Playing charades with my nine-year-old over the weekend, I was surprised when he gave black smoke as a clue for diesel. When I was his age, I probably would have given bus or truck as a clue.
The word diesel derives from the inventor Rudolph Diesel, who developed a heavy-duty engine in Germany in the late 1800s. Diesel fuel is any fuel used in diesel engines. The combustion of diesel fuel provides the power to move heavy-duty vehicles, such as buses and trucks. It also results in emissions of fine particles, often in the form of black smoke, along with a number of other chemical compounds.
In 2012, the World Health Organization (WHO) declared the emissions from diesel combustion to be carcinogenic. Last month, the WHO released data showing that more than 7 million deaths are caused by indoor and outdoor air pollution. The black smoke from diesel engines is a part of outdoor air pollution contributed by buses and trucks, as my son would tell me after we finished our game.
What he does not know as yet is that a study by a team of international scientists in 2013 noted that diesel smoke consists primarily of black carbon, which has a strong global warming impact on the climate; nearly 3,300 time more than that of carbon dioxide over a 20-year time period.
The one simple and clear message from the triangulation of current scientific evidence is that reducing diesel emissions provides health and climate benefits.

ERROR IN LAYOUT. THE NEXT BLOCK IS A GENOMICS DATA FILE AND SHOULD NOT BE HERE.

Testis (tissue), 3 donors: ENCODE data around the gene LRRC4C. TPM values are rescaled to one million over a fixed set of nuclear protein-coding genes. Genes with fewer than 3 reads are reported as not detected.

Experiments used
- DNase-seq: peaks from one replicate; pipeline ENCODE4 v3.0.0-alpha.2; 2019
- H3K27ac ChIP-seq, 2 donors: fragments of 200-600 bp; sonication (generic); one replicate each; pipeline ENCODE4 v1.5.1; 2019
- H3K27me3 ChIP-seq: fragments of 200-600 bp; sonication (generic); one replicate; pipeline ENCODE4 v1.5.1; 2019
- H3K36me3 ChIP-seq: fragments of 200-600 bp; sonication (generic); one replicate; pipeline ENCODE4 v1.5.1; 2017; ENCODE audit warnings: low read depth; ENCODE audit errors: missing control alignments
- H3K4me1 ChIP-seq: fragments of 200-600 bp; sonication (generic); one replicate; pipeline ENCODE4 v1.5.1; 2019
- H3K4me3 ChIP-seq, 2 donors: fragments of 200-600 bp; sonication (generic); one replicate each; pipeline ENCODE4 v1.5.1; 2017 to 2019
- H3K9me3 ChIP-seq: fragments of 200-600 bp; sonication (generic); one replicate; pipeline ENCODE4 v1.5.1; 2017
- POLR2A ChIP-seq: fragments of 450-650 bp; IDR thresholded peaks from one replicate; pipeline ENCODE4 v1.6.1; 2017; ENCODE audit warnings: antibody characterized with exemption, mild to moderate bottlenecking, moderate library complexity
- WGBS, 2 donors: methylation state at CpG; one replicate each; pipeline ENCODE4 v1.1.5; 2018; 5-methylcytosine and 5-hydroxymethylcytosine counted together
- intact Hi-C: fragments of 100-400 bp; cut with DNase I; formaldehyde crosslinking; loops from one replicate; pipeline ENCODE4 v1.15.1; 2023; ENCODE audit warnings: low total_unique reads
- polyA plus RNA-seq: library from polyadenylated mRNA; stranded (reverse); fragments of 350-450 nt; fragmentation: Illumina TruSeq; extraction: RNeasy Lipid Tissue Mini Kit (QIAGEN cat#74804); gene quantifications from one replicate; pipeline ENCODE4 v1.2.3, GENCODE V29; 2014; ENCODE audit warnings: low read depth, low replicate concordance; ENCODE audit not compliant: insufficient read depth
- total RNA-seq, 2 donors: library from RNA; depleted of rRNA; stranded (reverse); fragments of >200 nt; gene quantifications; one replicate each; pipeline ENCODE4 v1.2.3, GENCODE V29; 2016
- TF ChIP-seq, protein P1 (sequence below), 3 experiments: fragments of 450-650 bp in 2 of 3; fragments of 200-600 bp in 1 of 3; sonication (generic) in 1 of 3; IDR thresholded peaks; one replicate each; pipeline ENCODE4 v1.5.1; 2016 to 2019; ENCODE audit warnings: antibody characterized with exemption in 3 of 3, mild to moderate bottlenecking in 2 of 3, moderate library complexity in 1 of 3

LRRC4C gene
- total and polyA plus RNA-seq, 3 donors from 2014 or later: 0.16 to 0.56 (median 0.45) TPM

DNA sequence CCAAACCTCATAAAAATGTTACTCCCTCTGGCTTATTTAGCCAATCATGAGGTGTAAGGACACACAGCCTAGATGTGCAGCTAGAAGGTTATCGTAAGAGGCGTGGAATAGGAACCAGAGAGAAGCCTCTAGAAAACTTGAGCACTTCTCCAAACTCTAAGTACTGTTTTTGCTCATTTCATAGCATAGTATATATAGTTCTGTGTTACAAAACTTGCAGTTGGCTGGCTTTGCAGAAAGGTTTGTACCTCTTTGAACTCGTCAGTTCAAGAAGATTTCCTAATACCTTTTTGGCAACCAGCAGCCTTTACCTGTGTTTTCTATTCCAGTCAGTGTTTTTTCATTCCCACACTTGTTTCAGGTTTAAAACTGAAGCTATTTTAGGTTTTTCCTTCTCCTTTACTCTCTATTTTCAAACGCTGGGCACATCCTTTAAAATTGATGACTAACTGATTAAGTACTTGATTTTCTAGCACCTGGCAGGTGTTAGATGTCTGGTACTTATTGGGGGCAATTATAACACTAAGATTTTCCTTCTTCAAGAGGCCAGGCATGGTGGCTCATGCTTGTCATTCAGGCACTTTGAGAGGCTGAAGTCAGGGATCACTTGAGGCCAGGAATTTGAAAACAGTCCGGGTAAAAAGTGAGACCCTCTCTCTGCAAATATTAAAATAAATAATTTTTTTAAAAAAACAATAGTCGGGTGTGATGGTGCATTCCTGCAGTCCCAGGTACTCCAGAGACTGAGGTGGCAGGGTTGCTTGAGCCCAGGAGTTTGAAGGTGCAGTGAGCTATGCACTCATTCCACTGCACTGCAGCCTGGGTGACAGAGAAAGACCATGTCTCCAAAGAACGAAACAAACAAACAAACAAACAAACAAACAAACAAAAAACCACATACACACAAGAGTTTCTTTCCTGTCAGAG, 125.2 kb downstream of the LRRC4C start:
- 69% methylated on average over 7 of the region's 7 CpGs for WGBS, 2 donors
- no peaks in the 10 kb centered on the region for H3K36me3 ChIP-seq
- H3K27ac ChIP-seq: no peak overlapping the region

A new World Bank report (pdf) released last week at the Working Group meeting of the Climate and Clean Air Coalition links this scientific evidence to policy by assessing the economic impact of addressing black carbon emissions from transportation projects. It is one of the first attempts to provide a framework for monetizing the health and climate benefits of black carbon emission reductions, and was undertaken by researchers from the International Council for Clean Transportation.
The results of four simulated project interventions show that health benefits alone are usually enough to justify project interventions although the inclusion of black carbon in some cases helps make a stronger economic argument in favor of the intervention. However, the results are sensitive to the assumptions about the time horizon for global warming potential and the discount rate for the social cost of carbon.
As I indicated in my previous post, with stronger scientific evidence and better analytical tools becoming available, there is a real possibility of changing the paradigm towards more comprehensive economic analysis that captures multiple benefits of project interventions. This new report represents one attempt in that direction, while also highlighting the challenges and limitations of doing so. A forthcoming World Bank report next month pushes the analytical boundaries even further. So stay tuned!